Experimental Methodology and Data Analysis

Selection of test site: The Kota University {Kota (25.11677 N, 75.82304 E)}, India is selected for the experiment for this work. The experimental study requires carefully selecting a representative test site and solar modules. The selected single PV panel is 300W of make Vikram Solar of 100kW total plant capacity which is connected with the grid. The solar modules should have different ages, technologies, and degradation levels to ensure a comprehensive analysis.

Thermal imaging equipment and result analysis: A high-quality thermal camera capable of capturing detailed thermographic images is necessary to conduct the experiment. The camera should have a suitable temperature range and resolution for detecting temperature variations in solar modules. Additionally, the camera should be calibrated before data collection to ensure accurate temperature measurements.

Data collection involves capturing thermal images of the selected solar modules using the thermal camera. Images should be taken under consistent environmental conditions, preferably during clear sky conditions to minimize the impact of ambient temperature variations. Multiple images should be captured from various angles to view each module comprehensively.

Figure 2: Temperature variation due to dust accumulation…


Fig 3: Temperature variation due to hotspots…

The experiments were carried out on May 22, 2022. The minimum, maximum and average temperature of PV module is shown in figure 2. It is evaluated that the minimum temperature was observed by 51°C and maximum by 54°C as well as average temperature was 52.5°C. The reason of higher temperature accumulation is the dust which expressed by dark red patches on the module surface and it is not feasible to collect the high temperature at the module. On the other hand, the hotspots on the surface are presented by the red colour dots in figure 3. The three dimensional temperature variation for both the conditions are shown in figure 4 and 5 respectively. Quantitative assessment of the thermal imaging results is crucial to obtain objective and measurable data. This assessment involves analyzing the thermal data and correlating it with other measurements or performance metrics of the solar modules.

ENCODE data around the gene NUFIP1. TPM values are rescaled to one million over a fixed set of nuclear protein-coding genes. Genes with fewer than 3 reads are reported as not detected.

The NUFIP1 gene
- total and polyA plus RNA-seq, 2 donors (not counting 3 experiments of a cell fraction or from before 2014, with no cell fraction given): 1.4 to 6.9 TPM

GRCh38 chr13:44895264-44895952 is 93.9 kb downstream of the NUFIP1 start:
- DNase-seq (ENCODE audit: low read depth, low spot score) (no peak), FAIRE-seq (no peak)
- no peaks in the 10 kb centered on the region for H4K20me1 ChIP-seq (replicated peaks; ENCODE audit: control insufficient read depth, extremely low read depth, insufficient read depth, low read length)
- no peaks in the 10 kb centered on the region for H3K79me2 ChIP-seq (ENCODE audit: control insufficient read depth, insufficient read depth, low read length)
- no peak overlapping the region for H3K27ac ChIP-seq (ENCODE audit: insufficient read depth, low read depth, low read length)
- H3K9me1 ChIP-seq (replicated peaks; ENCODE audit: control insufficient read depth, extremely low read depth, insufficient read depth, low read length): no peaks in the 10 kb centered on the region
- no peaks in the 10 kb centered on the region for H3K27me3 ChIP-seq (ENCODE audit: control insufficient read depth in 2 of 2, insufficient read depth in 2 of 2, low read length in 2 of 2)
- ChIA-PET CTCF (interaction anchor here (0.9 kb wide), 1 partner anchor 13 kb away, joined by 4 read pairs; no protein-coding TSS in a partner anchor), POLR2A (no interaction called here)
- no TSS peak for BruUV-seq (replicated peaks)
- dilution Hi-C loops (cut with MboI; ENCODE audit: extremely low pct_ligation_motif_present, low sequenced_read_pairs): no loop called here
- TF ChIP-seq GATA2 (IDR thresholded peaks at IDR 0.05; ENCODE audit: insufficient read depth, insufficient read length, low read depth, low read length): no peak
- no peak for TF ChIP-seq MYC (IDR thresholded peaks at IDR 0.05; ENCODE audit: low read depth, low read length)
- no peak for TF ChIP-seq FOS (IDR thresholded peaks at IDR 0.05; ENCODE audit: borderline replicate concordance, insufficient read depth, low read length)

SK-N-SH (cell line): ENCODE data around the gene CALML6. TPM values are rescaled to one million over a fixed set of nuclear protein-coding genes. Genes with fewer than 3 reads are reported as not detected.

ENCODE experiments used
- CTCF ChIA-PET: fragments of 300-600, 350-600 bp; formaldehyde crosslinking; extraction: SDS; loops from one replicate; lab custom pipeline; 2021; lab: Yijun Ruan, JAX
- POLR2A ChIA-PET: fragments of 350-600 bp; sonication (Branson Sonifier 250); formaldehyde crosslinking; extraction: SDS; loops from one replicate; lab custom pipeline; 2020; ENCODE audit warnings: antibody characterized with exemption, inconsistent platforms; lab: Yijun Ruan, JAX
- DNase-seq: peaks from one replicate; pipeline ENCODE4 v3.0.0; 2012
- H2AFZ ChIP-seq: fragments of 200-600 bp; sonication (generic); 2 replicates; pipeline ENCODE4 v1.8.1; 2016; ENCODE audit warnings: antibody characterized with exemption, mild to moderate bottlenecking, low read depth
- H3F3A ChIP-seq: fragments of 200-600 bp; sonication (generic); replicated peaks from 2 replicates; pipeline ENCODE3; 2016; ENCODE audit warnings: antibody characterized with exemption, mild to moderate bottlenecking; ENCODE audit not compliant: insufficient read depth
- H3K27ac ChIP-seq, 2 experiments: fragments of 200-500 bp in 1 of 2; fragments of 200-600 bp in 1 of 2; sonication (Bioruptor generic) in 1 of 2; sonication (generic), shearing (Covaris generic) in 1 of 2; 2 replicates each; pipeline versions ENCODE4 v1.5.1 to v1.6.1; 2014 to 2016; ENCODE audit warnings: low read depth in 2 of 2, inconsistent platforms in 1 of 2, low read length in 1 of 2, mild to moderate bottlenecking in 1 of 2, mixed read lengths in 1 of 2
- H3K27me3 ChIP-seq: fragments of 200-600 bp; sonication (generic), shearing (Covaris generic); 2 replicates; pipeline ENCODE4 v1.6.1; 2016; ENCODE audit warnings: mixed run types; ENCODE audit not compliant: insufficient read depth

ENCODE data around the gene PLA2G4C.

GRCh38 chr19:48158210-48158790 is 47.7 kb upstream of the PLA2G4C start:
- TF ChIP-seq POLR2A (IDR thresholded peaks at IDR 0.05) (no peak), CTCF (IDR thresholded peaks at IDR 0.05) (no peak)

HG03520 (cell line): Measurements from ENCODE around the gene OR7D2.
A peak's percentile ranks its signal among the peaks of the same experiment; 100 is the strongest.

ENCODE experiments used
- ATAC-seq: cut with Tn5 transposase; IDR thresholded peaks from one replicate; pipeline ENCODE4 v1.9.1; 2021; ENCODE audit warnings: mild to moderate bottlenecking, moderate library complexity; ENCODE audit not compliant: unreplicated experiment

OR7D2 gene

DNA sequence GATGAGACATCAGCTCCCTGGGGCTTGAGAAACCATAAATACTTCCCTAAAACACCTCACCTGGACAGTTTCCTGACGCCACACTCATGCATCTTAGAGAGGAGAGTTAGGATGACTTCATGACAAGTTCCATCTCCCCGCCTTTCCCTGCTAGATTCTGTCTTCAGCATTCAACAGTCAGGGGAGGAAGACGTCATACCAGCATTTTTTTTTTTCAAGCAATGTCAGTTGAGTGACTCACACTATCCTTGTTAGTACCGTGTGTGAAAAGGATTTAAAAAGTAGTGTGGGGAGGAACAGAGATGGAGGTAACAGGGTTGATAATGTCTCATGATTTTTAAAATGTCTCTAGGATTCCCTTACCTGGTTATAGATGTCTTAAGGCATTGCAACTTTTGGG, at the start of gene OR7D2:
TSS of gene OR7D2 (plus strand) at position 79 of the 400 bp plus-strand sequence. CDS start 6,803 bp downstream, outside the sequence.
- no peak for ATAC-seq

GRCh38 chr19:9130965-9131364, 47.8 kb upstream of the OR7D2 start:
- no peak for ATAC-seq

Temperature differentials and thermal patterns captured in the thermal images can be quantitatively analyzed to determine the severity and extent of degradation. For example, the temperature difference between a hot spot and the surrounding areas can be measured, providing a quantifiable indicator of the severity of localized degradation.

In addition to temperature analysis, other ancillary measurements, such as electrical parameters (e.g., shunt resistance and open-circuit voltage), can be correlated with the thermal imaging results. This correlation helps establish a more comprehensive understanding of the impact of degradation on module performance and efficiency.

By quantitatively assessing the thermal imaging results, it is possible to track the progression of degradation over time and compare the effectiveness of different mitigation strategies. This data-driven approach aids in making informed decisions regarding maintenance interventions, module replacement, or system optimization.

Furthermore, statistical analysis techniques can be employed to establish correlations between the solar energy system’s thermal imaging data and performance metrics. This analysis can provide valuable insights into the relationship between degradation indicators detected through thermal imaging and the overall energy generation and system efficiency.

In conclusion, discussing and interpreting experimental data obtained through thermal imaging involve a comparative analysis of degradation mechanisms and a quantitative assessment of the thermal imaging results. By examining the prevalence and severity of different degradation indicators and correlating the thermal data with other measurements, it is possible to prioritize maintenance strategies and make data-driven decisions to optimize the performance and longevity of solar modules.

Figure 4: Temperature variation due to dust accumulation…
Figure 4: Temperature variation due to dust accumulation…